October 6, 2008
US wheat faces long road to break out of recent downtrend
Buried under the rubble of bearish fundamentals and a weak technical outlook, US wheat futures have a long way to go before extracting themselves from a weeks-old downtrend.
Benchmark Chicago Board of Trade December wheat on Thursday (October 2) extended its recent slide and closed more than 50 percent below its record high of US$13 per bushel, hit in February. The market bounced a bit Friday, with the contract trading near US$6.50 in early dealings.
Fundamentals for wheat are bearish as the world is expected to produce a record-breaking crop this year, analysts said. Farmers expanded plantings worldwide last year to take advantage of high prices and saw favourable growing weather.
Despite earlier concerns about dryness in the Southern Hemisphere, the markets have grown more comfortable with the size of Australia and Argentina's crops, analysts said. Demand for wheat has been solid but not strong enough to spark a reversal of the downtrend, they said.
"The fundamentals are so negative," said Louise Gartner, analyst for Spectrum Commodities.
Amid the absence of a bullish storyline, the best chance for a rally in wheat seems to be on the back of potential gains in CBOT corn and soy, said Tom Leffler, owner of Leffler Commodities. Corn and wheat are linked because both are used for animal feed, and all the crops compete for acres.
US wheat futures would need to overtake their 50-day moving averages to signal an end to their six-week-old downtrend, Leffler said. The 50-day moving average for CBOT December wheat is around US$7.80, about US$1.30 above the contract's current price.
"You've got to get back above the 50-day moving average to get a little respect on the charts," Leffler said. "For confirmation (of a turnaround), we need to get above it and close above it."
Most recent gains in wheat have been a result of short-covering and the unwinding of spreads, Leffler said. The markets climbed Tuesday, despite losses in corn and soy, after the US Department of Agriculture pegged quarterly wheat stocks below trade expectations, implying strong usage. The USDA also raised its forecast for US wheat production above expectations, which was bearish.
The USDA has repeatedly raised its world production forecast in monthly supply and demand reports. The agency last month put the crop at 676.28 million tonnes, up from its August estimate of 670.75 million and from 610.87 million last year.
"It just seems like it's impossible to find anything positive out there to help this wheat," Leffler said.
Traders continue to watch the weather in Australia and Argentina amid uncertainty about the impact of dry weather and frosts. However, the markets seem comfortable with assumptions that Argentina's crop will be poor and that Australia won't see another disaster after two years of drought-reduced production, Gartner said.
Australia's crop this year is generally expected to be 20 million to 24 million tonnes, up from roughly 13 million tonnes last year. A USDA attache report posted Wednesday pegged the crop at 21.6 million tonnes, down from the USDA's official September estimate of 22 million.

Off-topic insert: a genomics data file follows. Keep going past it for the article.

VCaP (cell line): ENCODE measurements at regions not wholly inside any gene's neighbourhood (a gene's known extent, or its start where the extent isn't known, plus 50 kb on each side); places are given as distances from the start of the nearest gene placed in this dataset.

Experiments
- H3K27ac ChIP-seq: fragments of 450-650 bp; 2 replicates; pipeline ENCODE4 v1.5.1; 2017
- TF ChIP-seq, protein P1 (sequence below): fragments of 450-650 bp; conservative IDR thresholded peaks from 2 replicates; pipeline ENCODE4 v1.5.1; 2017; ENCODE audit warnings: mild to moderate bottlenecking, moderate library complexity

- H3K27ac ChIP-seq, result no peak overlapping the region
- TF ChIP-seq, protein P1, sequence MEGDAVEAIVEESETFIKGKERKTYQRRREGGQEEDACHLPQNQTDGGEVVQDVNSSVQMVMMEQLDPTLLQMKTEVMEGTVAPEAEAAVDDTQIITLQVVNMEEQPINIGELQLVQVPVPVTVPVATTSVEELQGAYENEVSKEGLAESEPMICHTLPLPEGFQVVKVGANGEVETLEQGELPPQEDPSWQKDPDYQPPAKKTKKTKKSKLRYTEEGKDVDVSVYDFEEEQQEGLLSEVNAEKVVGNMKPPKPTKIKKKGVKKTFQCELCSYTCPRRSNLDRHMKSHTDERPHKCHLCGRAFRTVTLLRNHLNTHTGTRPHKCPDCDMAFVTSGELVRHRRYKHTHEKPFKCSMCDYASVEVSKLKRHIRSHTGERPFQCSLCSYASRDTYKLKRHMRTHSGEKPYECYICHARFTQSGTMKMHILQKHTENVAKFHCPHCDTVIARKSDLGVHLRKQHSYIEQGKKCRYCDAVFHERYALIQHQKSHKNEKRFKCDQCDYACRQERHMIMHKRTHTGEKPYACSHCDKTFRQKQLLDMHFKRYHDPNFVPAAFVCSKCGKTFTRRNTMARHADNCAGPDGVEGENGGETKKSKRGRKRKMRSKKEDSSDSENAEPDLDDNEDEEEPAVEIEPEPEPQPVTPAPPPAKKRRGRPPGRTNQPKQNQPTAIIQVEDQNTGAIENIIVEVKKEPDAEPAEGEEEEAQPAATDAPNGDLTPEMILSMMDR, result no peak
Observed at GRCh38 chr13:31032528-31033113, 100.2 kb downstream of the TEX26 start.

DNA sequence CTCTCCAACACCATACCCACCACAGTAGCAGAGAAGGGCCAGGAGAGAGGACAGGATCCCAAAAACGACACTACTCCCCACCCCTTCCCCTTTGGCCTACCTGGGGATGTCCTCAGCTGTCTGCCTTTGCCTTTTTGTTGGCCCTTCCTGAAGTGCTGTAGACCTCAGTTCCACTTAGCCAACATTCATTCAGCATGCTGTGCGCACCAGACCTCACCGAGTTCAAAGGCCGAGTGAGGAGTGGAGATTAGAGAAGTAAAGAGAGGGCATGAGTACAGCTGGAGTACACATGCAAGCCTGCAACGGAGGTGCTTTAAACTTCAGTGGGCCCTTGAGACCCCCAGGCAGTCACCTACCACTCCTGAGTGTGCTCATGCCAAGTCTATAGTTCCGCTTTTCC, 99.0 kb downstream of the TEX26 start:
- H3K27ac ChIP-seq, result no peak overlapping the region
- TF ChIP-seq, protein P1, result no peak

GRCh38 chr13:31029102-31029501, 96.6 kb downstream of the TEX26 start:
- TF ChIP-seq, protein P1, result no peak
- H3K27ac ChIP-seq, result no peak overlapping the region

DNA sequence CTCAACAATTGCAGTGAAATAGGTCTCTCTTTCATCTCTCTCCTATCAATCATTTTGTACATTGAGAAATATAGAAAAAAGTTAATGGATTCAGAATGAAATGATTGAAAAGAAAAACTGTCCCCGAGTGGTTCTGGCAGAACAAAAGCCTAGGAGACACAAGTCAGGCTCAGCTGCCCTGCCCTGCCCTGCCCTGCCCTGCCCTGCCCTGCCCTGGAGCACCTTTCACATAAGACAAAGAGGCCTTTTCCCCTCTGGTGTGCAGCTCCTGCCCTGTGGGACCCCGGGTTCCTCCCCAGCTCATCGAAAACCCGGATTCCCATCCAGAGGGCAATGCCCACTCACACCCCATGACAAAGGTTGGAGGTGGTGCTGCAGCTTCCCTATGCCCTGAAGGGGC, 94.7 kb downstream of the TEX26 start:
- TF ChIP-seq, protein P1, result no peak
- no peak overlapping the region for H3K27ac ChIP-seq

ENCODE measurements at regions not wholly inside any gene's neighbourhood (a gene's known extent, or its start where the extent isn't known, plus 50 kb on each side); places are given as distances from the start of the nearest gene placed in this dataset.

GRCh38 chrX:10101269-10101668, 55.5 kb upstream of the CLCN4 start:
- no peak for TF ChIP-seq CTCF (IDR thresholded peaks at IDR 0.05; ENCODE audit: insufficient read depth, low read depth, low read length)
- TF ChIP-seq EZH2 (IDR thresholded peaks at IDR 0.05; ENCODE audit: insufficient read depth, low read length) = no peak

Assuming no major troubles, the start of active harvesting in Australia should apply more pressure to US wheat prices, analysts said. Australia will be "very aggressive" in trying to recapture its share of the export market after poor production cut its sales potential for the past two years, Gartner said.
Australia will likely try to undercut competitive bids from the Black Sea region and the US to make sales to Egypt and Iraq, two key buyers on the world market, Gartner said. Egypt and Iraq last week snubbed the US in tenders and bought Russian wheat.
"They've missed out on two years of sales," Gartner said about Australian farmers. "In order for them to regain their footing in those markets, they've got to be aggressive."
Tougher competition for export sales will only make it more difficult for US wheat to brighten its bearish tone, analysts said. As of September 25, 17 weeks into the wheat marketing year, total export sales were 63 percent of the USDA's 1-billion-bushel target for the year.
"Fundamentally, you have to see demand pick up," said Brian Hoops, president of Midwest Market Solutions. "Futures are trading to find the price level that will stimulate demand."
CBOT December wheat will need to close near US$7.60 to show the market has bottomed out, Hoops said. The area of US$7.60 to US$7.80 offers strong resistance, he said.
The contract Thursday fell through support at US$7.50, traders said. Gartner's next downside target is US$5.90, a level at which the market should be able to "catch its breath," she said.
On the upside, CBOT December wheat faces major resistance at US$7.70, Gartner said. The market needs to close decisively above that level to signal a change in trend, she said.
"It's really incredible how fast this thing is melting through these supports," Gartner said. "It's a little unnerving."
Winter wheat planting is underway in the US, and the markets could find some strength from indications that there will be a "significant" reduction in acres, an analyst said. Plantings are expected to drop a few million acres from last year, but recent rains have boosted soil moisture and could minimize switching to other crops. The USDA's lofty insurance price of US$8.58 for wheat also will discourage switching, analysts said.